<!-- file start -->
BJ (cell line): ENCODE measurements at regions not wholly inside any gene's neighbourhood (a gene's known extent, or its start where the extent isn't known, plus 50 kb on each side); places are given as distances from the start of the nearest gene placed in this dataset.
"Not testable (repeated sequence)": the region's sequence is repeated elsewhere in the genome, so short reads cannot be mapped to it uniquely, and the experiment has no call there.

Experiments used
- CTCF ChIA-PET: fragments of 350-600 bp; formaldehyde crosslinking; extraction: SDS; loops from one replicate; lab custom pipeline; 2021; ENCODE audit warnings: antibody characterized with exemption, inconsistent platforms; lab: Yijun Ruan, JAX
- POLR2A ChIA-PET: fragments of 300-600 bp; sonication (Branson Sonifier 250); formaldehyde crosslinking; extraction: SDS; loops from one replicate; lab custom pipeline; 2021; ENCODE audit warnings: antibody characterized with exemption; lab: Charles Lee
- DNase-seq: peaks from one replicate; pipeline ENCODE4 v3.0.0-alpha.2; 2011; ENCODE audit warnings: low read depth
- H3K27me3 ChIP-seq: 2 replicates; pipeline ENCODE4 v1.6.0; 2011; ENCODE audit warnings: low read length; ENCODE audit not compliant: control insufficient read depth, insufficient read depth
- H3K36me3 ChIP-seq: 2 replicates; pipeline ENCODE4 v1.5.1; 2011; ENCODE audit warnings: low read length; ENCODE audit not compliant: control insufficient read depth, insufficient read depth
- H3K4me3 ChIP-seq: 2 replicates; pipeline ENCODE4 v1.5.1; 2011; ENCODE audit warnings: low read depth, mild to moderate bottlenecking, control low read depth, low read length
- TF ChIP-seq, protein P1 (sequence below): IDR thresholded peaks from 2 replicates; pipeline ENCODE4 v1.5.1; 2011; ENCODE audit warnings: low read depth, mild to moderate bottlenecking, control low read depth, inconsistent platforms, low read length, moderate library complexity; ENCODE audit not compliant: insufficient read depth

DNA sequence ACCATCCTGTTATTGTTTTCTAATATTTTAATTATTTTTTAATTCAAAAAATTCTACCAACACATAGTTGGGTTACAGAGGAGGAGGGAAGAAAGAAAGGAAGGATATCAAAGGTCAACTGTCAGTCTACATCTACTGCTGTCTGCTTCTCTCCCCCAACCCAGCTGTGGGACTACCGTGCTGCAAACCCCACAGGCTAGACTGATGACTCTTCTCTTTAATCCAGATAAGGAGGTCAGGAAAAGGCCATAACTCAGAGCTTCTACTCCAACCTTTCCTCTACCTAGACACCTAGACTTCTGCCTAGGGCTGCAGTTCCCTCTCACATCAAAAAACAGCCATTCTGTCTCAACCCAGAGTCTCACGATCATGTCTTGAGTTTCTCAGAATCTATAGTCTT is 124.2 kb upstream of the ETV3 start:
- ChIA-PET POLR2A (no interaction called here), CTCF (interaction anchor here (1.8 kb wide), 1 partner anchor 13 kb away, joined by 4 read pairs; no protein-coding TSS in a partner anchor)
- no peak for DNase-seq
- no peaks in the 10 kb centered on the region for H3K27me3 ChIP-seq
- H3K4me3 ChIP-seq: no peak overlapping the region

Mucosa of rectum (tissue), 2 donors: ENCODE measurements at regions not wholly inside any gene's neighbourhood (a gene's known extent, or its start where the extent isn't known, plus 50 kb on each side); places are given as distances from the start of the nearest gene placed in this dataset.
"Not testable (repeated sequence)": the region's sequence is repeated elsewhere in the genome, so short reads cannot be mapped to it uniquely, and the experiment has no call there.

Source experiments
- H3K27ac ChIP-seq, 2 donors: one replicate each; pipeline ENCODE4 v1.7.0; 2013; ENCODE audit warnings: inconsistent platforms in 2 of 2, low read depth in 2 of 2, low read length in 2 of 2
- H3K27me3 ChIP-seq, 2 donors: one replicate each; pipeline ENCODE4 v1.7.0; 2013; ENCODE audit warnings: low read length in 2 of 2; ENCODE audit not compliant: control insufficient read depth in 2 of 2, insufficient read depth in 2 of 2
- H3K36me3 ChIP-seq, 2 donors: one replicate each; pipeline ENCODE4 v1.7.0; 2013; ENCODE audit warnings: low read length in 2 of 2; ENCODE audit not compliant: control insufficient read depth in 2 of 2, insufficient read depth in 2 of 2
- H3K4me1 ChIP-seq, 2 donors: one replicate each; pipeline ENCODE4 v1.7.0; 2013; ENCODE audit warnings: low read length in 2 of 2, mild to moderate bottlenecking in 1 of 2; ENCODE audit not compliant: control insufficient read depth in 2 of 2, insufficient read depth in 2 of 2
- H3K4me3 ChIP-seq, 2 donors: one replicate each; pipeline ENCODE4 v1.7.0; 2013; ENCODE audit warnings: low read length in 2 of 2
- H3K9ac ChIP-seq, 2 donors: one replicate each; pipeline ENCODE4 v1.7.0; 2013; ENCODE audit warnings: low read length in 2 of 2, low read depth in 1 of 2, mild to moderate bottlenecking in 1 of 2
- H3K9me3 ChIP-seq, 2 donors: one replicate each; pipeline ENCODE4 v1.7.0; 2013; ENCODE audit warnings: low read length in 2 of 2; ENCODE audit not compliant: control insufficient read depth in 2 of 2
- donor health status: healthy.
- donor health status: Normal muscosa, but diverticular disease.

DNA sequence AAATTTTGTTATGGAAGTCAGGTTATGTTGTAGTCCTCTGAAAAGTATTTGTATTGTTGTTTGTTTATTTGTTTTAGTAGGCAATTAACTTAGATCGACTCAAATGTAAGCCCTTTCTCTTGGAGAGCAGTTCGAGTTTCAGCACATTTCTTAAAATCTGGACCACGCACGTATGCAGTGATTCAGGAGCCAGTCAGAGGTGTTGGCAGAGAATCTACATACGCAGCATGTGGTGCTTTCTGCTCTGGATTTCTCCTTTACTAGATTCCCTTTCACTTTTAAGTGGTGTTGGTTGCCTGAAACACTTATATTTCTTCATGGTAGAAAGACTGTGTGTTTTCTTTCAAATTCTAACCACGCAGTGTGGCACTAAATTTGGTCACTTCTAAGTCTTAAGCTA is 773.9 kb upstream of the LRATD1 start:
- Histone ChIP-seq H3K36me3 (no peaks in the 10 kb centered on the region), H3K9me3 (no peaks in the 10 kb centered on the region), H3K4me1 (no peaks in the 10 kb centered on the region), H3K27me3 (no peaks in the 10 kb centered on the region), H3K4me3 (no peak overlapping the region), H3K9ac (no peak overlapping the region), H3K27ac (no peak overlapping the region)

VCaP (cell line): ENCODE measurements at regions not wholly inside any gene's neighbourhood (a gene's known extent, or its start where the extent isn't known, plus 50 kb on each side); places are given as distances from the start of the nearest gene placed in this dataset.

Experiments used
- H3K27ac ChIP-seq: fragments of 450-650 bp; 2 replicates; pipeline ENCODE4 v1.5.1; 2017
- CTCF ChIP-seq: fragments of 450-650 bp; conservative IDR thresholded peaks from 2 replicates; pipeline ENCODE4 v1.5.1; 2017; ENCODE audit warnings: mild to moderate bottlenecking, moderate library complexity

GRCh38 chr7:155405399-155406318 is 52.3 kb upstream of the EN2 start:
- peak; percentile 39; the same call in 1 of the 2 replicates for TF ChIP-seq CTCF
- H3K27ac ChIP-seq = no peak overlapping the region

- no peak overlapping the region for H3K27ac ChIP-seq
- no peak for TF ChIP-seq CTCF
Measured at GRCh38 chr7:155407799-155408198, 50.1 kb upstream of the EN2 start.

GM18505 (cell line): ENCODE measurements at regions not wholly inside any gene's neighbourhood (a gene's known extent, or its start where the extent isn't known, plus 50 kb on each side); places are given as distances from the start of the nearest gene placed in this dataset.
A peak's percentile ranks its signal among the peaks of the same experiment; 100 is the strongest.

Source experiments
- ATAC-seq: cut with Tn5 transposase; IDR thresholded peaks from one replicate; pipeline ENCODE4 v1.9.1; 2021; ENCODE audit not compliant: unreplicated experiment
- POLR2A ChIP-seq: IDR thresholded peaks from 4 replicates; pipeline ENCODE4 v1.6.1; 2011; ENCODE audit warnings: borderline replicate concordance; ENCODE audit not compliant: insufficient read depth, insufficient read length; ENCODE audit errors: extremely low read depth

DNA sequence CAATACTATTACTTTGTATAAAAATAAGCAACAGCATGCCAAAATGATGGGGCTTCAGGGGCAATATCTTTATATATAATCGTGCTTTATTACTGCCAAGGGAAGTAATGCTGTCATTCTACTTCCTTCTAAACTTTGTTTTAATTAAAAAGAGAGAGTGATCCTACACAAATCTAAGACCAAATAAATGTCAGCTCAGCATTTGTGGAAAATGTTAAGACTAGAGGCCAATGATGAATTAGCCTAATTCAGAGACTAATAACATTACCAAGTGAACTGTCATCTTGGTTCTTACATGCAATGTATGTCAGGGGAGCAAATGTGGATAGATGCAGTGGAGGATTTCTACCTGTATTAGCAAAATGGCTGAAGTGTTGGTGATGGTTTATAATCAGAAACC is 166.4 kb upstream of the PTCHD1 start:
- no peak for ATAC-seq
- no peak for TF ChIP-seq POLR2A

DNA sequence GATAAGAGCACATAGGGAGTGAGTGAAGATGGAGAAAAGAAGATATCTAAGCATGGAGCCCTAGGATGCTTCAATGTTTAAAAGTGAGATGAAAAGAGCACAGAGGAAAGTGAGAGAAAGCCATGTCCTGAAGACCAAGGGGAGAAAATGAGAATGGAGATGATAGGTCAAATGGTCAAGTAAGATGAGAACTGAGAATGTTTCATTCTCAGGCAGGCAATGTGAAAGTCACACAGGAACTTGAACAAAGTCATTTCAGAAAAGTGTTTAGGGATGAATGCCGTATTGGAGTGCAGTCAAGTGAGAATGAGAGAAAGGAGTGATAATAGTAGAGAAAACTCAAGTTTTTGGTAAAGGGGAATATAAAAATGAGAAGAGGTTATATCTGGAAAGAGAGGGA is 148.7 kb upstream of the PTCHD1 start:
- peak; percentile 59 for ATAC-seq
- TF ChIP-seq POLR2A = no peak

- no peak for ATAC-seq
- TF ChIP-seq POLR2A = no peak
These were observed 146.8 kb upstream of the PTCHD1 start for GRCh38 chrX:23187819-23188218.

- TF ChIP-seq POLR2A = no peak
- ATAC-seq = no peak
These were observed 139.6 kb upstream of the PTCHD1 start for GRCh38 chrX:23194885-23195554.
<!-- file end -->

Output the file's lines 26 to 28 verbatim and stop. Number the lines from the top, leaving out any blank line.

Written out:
- donor health status: healthy.
- donor health status: Normal muscosa, but diverticular disease.

DNA sequence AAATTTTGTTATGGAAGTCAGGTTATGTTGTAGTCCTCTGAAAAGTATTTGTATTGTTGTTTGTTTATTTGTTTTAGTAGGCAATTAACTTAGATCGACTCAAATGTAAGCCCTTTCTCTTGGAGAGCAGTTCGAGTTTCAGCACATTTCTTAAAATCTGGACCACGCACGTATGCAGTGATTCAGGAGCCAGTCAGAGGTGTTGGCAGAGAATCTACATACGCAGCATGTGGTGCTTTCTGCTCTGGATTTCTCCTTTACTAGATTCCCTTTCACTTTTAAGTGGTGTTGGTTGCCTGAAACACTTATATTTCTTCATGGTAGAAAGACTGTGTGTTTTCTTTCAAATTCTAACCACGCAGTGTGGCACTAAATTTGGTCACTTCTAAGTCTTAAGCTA is 773.9 kb upstream of the LRATD1 start: